The worrying, but probably real alternative to some redevelopment would be a gradual decline in the house and the course, unless there is a magical and massive upturn in golf and hotel usage in Outer London.

    Big old houses need real, economically viable uses. Immaculately kept parkland landscapes like this golf course need a lot of TLC from ground staff as well as money to keep in good condition.

    Wanted– in this new Carlist Era- a real study of the options for the next 100 years.

    The Byron family who built the house and who probably planted some of the oldest trees still present on the golf course, ended up selling off most of their lands for building….. many an Old Cousdon resident lives on their former farmlands.

  2. derekthrower says:

    As with the ongoing problems at the privately owned Selsdon Park Hotel this part of the service industry is in severe trouble. Don’t think part-time Perry can be blamed for the sale failing. Most likely the bid was withdrawn because the Company probably can no longer raise or commit the money with the great uncertainty surrounding the economy, which is already certainly six months into a recession

    • Agree, Del Boy.

      But nor should part-time Perry boast that the hotel has been withdrawn from sale because he is responding to residents’ views. He is not. It is a false narrative. A lie.

  3. Lewis White says:

    Thinking about it– the sale price “guesstimate” of £ 750,000 is peanuts. About half a modest house on the Woodcote Estate or Shirley hills.

    If the council ends up selling it one day, they really need to have given planning permission for housing on the brownfield area around the main building which isn’t constrained by Green Belt rules.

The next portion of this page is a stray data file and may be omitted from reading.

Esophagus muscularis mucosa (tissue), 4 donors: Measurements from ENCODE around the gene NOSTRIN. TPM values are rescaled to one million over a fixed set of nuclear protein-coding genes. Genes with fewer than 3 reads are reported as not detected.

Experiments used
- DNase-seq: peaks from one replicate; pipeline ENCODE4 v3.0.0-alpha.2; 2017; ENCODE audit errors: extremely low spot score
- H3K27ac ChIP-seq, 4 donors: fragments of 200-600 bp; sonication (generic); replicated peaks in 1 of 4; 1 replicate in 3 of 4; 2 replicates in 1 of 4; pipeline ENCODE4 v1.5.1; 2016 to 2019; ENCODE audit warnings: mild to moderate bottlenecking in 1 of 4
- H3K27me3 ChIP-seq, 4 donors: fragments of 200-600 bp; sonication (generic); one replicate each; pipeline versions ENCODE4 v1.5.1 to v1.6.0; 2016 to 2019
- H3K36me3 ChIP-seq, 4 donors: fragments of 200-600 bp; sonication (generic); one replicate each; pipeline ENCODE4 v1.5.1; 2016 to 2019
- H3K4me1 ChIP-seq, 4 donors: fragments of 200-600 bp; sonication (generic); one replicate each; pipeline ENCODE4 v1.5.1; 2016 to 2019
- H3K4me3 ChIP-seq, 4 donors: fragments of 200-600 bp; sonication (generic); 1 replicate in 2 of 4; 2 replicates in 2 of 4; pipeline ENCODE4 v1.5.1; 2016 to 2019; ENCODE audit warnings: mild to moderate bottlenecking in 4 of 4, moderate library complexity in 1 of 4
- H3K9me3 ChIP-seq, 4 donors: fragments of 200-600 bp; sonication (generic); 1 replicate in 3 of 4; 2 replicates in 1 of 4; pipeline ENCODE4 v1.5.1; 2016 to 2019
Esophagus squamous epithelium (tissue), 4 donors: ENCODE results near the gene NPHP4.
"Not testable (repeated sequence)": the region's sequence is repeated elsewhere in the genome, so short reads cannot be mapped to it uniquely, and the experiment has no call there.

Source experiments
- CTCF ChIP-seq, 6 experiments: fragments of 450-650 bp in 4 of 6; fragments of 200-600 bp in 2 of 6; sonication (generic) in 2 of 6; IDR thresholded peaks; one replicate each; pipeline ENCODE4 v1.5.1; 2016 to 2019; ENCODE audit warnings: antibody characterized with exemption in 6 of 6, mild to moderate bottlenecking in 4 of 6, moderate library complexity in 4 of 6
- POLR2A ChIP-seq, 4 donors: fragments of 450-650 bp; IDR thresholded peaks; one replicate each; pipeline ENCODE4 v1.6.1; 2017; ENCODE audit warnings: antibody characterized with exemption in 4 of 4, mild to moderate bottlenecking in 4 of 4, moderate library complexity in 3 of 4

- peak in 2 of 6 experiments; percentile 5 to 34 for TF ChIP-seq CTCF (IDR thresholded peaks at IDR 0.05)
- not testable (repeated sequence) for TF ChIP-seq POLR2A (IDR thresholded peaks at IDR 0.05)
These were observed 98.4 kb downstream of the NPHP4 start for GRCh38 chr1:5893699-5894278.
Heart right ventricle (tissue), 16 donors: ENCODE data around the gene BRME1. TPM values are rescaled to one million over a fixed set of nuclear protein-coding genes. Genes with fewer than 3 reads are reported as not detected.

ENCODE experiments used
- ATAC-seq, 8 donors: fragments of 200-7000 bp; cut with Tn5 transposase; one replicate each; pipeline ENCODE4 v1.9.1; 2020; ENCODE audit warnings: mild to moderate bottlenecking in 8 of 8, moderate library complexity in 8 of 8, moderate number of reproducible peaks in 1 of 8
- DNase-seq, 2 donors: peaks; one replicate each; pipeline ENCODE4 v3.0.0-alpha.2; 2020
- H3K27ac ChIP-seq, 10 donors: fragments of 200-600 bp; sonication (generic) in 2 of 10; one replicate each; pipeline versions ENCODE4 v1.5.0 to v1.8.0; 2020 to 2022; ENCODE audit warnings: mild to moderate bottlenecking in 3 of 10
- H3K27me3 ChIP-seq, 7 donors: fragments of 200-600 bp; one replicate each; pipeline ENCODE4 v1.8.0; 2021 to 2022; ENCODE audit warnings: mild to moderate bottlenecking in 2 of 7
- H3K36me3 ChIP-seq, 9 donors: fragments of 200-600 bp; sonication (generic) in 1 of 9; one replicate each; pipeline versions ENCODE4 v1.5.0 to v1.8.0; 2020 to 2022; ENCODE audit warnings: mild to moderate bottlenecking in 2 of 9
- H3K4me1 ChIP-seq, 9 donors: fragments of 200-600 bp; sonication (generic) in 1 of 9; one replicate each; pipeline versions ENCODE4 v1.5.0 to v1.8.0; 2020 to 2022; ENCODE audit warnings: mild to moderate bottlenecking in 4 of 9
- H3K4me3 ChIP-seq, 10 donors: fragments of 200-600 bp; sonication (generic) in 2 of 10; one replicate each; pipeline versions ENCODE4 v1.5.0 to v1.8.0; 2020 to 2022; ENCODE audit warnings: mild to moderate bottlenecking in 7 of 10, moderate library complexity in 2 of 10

They would then get more like £5million– or even more.
    If anyone benefits from future redevelopment, the Council should.

    Or a profit share agreement on sale, regarding getting a fair share of future redevelopment value of all or part of the House and Golf course is ever redeveloped .

    That would be a sort of insurance policy to ensure the Council does not lose out.

    Of course, improved numbers of Hotel guests, and an upturn in golf use would be best. But how likely is that ?

    • The Council has to look at it in a different way from this. There is the political view point of the untouchable green belt or touchable metropolitan land or whatever they want to classify it at that the point of time. The local Conservative MP is involved in the property development industry, but he campaigns against property development in his own constituency. In Croydon South it seems you can make day become try and retain political dominance.
      Secondarily this is a long standing business. We don’t know the liabilities or other debt associated with this site. To make some simple estate agent guesses about the value of land without full knowledge of the underlying issues is rather like Mr Philps performance in the unravelling economic mess he is currently inflicting on the nation. As Confucius says. “Real knowledge is to know the extent of one’s ignorance”.